Zywiec, famous nationwide for its brewery, is also the home to many outstanding Polish musicians, sportsmen and bishops. Aside from being the birthplace of famous Poles, this picturesque cultural resort in the Silesian Voivodeship is also a popular destination for those looking for local cuisine, beer and folk music in the setting of the beautiful Polish mountains.



The location of Zywiec is a paradise for anyone who likes to spend time actively. Water sport enthusiasts can make us of Zywieckie Lake and outdoor pools, while skiers will definitely appreciate the close proximity to slopes. Moreover, in spring, summer and fall, hiking is popular. Zywiec is the centre of mountain trails and has five picturesque hiking routes.
Zywiec is one of three main towns (the other two are Wisla and Makow Podhalanski) that hold folk festivals. The greatest and the oldest ones are Mountain Folk Festival (Festival Folkloru Ziem Górskich) and International Folk Meetings (Międzynarodowe Spotkania Folklorystyczne). Every year, folk groups from Poland and abroad come here to perform at the festivals. Musicians from Rapa Nui (Polynesia), Chile, Mexico, the United States, China, Korea and Nigeria participated in the festivals. Unfortunately, the competitions were not broadcasted by Polish TV stations.
As for monuments, Zywiec owns a great number of them. The most recommended are: the Old and the New Castles surrounded by an English-style landscape park; the local museum Siejba; China House; and the 15th century St. Cross Church.
In addtion, there are a few nature reserves in Zywiec. The most famous is Grapa, which shelters the natural Carpinion betuli forests (wooded areas often composed of species such as hornbeams, oaks, limes, maples and spruces) found on the steep mountain slopes.



Zywiec is located in the Silesian Voivodeship of Southern Poland. The town lies in the Soła and Koszarawa river valleys, at the altitude of 350 meters above sea level. Since it is a hilly region, you will find terrains of various altitudes. The nearby peaks are a paradise for skiers – tourists can choose from a wide range of slopes: Pilsko (1557 m), Babia Góra (1725 m), Lipowska (1324 m), Romanka (1365 m) and Wielka Racza (1236 m).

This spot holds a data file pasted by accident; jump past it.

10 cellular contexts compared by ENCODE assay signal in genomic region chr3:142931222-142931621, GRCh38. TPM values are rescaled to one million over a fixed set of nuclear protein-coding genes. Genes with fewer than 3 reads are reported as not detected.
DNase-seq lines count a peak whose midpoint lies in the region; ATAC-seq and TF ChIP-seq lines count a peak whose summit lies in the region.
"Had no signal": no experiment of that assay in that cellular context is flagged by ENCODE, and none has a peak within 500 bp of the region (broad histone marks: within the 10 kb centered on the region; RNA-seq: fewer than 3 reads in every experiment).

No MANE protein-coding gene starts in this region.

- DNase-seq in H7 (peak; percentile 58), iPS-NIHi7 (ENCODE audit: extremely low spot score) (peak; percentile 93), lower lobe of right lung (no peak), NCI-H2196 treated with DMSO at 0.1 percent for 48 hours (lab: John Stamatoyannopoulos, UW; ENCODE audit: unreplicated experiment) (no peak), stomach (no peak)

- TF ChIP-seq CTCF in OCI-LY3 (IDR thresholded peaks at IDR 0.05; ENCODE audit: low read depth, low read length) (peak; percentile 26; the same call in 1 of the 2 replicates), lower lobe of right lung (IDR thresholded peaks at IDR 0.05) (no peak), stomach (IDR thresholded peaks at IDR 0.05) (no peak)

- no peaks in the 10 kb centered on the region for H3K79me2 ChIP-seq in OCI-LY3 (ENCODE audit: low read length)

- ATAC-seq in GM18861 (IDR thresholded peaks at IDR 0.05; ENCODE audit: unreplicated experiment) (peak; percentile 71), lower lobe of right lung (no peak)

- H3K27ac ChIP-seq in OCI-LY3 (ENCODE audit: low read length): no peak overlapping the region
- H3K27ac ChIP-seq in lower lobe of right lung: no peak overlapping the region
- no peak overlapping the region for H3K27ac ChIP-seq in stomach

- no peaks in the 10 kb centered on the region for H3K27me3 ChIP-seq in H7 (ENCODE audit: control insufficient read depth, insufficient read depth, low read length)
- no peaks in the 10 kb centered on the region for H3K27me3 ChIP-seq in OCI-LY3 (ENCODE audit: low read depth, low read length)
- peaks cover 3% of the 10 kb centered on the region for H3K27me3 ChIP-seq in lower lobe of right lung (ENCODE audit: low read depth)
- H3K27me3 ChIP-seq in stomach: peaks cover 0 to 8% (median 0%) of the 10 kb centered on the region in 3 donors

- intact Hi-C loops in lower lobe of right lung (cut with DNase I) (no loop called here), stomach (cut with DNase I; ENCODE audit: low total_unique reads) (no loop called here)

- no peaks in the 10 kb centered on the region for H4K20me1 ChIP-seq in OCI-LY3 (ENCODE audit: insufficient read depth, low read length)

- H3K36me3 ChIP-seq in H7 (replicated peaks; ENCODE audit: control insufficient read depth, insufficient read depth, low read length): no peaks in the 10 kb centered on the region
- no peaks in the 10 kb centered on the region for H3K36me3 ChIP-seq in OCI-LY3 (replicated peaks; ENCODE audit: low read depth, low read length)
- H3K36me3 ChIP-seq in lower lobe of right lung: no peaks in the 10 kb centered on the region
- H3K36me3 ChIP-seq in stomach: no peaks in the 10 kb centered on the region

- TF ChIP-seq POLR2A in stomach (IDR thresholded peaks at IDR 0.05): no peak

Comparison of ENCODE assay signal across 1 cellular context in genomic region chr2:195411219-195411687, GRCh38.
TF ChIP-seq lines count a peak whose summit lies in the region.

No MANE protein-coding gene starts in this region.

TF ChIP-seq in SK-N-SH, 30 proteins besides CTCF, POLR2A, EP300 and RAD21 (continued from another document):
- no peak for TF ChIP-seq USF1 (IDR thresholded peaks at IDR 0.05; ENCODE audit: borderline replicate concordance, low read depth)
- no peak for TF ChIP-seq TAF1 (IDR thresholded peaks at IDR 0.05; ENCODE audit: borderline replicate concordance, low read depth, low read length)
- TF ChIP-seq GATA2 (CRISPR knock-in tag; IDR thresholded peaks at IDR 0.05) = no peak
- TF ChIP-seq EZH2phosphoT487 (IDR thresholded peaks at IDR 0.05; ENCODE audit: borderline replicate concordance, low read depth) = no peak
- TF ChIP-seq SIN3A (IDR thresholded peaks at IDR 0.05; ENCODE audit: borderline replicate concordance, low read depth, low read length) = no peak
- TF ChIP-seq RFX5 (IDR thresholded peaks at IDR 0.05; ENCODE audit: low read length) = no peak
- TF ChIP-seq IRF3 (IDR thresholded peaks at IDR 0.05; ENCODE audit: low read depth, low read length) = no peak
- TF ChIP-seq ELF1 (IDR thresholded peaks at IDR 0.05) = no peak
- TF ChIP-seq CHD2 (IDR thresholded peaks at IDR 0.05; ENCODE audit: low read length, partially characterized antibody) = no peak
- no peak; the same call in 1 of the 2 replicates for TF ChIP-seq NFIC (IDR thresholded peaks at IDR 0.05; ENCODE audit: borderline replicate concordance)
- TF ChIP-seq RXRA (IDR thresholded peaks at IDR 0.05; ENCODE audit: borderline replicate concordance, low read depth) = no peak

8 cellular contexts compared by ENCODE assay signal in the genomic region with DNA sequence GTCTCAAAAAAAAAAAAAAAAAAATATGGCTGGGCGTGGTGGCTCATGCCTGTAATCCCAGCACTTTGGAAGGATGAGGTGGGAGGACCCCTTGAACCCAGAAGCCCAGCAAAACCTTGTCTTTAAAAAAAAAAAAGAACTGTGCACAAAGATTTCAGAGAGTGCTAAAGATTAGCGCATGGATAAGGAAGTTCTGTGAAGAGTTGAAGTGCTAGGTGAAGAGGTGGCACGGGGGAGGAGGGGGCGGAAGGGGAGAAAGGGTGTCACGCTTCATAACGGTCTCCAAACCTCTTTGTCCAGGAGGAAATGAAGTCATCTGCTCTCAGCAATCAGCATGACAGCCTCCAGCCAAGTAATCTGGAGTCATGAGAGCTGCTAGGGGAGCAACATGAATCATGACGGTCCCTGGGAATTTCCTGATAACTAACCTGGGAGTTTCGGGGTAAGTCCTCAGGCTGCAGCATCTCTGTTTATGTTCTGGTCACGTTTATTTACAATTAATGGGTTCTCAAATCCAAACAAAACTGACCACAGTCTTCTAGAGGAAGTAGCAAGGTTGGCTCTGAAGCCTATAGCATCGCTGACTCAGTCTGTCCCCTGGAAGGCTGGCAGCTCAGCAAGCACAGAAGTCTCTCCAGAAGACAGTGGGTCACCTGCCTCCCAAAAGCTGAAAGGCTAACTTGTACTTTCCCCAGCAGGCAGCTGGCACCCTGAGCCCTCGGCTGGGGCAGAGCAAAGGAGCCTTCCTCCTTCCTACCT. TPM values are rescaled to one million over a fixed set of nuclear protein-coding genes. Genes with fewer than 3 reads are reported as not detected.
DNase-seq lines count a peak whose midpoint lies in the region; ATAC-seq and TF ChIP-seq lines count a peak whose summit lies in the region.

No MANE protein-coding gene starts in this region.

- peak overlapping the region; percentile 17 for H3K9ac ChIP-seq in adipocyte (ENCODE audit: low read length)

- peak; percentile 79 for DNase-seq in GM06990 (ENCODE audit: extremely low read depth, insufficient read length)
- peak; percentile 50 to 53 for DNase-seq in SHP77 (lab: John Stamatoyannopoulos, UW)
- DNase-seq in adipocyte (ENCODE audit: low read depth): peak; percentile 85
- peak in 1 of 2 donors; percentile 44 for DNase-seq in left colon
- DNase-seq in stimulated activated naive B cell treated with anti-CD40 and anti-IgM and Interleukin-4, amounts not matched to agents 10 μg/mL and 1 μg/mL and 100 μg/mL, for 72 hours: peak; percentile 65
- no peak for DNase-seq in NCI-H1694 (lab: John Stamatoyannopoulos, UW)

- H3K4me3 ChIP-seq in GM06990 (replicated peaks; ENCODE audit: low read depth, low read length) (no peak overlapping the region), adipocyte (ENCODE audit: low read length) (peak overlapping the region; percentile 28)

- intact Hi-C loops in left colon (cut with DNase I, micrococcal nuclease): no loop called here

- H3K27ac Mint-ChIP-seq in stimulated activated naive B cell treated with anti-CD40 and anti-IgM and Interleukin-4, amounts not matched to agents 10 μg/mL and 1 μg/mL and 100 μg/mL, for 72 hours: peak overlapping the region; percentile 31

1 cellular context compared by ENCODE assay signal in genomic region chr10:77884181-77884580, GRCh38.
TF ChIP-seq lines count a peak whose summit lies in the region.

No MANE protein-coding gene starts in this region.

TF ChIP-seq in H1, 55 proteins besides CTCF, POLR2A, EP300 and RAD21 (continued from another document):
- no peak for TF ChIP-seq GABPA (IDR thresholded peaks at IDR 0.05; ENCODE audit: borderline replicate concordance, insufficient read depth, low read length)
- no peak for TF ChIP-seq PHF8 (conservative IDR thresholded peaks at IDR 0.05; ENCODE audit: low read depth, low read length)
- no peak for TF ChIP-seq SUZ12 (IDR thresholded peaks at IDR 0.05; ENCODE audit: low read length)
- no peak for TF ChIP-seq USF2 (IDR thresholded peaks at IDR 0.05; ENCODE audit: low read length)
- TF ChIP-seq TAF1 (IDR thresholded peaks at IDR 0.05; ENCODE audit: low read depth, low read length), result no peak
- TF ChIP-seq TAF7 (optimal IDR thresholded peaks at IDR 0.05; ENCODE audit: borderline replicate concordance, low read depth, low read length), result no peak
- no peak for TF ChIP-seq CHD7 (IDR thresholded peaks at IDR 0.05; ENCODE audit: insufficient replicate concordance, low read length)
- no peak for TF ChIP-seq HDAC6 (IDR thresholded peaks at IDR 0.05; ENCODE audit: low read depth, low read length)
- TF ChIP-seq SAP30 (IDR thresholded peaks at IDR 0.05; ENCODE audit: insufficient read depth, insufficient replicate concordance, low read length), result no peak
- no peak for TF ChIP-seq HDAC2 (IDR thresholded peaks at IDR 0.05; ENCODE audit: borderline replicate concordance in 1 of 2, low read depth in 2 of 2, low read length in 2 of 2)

Zywiec is a sizeable town with a total area of 50.54 km2 and population of 32,078. However, the visitor number increases greatly during the winter season. Due to its mild mountain climate and a great number of slopes in the vicinity, Zywiec attracts thousands of tourists every year.



There are no written records stating when Zywiec was officially founded but we estimate it as somewhere in between 1290 and 1310. The first recorded date is 1327 and it is claimed to be the year of Zywiec obtained town rights.
The 16th and 17th centuries are considered the best period for the town. It was then Zywiec was granted trade privilege and the rights to produce beer. During this period, the town began to expand and develop. Unfortunately, the second half of the 17th century ended the “golden age” of Zywiec. During the Deluge (Swedish invasion, 1655-1660) it was in the centre of battle events. The Swedes devastated and plundered a large part of the area. It was only in the 19th century when Zywiec recovered and became a significant town.
The 19th century is a crucial time in the town’s history. It became the property of the House of Habsburg. The monarchs sponsored many of the town’s investments e.g. they helped to develop and build many local institutions, reorganized the Zywiec Castle together with the surrounding landscape park and built an additional palace.
After the First World War Zywiec was expanding very fast. Administrative authorities decided to add four small villages to the town. As a result the whole area of Zywiec enlarged up to 1 274,77 ha. With the extension, the town also grew in popularity, becoming famous for the fairs held every Wednesday. Fairs were the focal points for people from Southern Poland. Asides from being able to buy almost everything there, they could also enjoy performances of magicians and ventriloquists.
The interwar period gave birth to the Gronie magazine and two high schools: Women’s School of Teacher Education and Junior High School of Trade. However, the situation was not as idyllic everywhere. No further than a few kilometres away from Zywiec, people were dying of poverty. Illiteracy was common, and most worked as farmers and suffered from tuberculosis and other diseases.
During the Second World War Zywiec was bombed and in 1939 it became a part of Nazi Germany. Fortunately, the situation did not last long and the town was soon reunited with Poland. Under the Polish flag, it began to thrive again. Today, Zywiec is one of the biggest and most developed towns in the Silesian Voivodeship. Most people associate it with tourism, yet we should not forget that it is also an important cultural resort.


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